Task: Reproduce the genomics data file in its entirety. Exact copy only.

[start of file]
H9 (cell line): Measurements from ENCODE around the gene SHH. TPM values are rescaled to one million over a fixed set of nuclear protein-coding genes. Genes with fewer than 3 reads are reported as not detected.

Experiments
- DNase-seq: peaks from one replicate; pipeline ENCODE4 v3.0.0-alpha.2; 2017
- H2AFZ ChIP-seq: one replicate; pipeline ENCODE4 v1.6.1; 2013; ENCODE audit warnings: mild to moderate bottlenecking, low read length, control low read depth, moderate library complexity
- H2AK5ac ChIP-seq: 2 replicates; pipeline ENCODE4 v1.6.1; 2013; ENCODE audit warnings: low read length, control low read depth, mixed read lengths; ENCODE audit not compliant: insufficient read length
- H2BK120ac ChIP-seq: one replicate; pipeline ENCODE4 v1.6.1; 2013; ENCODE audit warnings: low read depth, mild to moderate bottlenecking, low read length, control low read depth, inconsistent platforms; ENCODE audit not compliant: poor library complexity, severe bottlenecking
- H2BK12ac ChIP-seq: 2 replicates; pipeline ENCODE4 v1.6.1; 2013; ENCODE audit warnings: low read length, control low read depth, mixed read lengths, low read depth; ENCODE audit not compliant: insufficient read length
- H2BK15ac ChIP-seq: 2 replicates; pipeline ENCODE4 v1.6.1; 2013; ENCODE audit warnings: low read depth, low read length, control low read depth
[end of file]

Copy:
H9 (cell line): Measurements from ENCODE around the gene SHH. TPM values are rescaled to one million over a fixed set of nuclear protein-coding genes. Genes with fewer than 3 reads are reported as not detected.

Experiments
- DNase-seq: peaks from one replicate; pipeline ENCODE4 v3.0.0-alpha.2; 2017
- H2AFZ ChIP-seq: one replicate; pipeline ENCODE4 v1.6.1; 2013; ENCODE audit warnings: mild to moderate bottlenecking, low read length, control low read depth, moderate library complexity
- H2AK5ac ChIP-seq: 2 replicates; pipeline ENCODE4 v1.6.1; 2013; ENCODE audit warnings: low read length, control low read depth, mixed read lengths; ENCODE audit not compliant: insufficient read length
- H2BK120ac ChIP-seq: one replicate; pipeline ENCODE4 v1.6.1; 2013; ENCODE audit warnings: low read depth, mild to moderate bottlenecking, low read length, control low read depth, inconsistent platforms; ENCODE audit not compliant: poor library complexity, severe bottlenecking
- H2BK12ac ChIP-seq: 2 replicates; pipeline ENCODE4 v1.6.1; 2013; ENCODE audit warnings: low read length, control low read depth, mixed read lengths, low read depth; ENCODE audit not compliant: insufficient read length
- H2BK15ac ChIP-seq: 2 replicates; pipeline ENCODE4 v1.6.1; 2013; ENCODE audit warnings: low read depth, low read length, control low read depth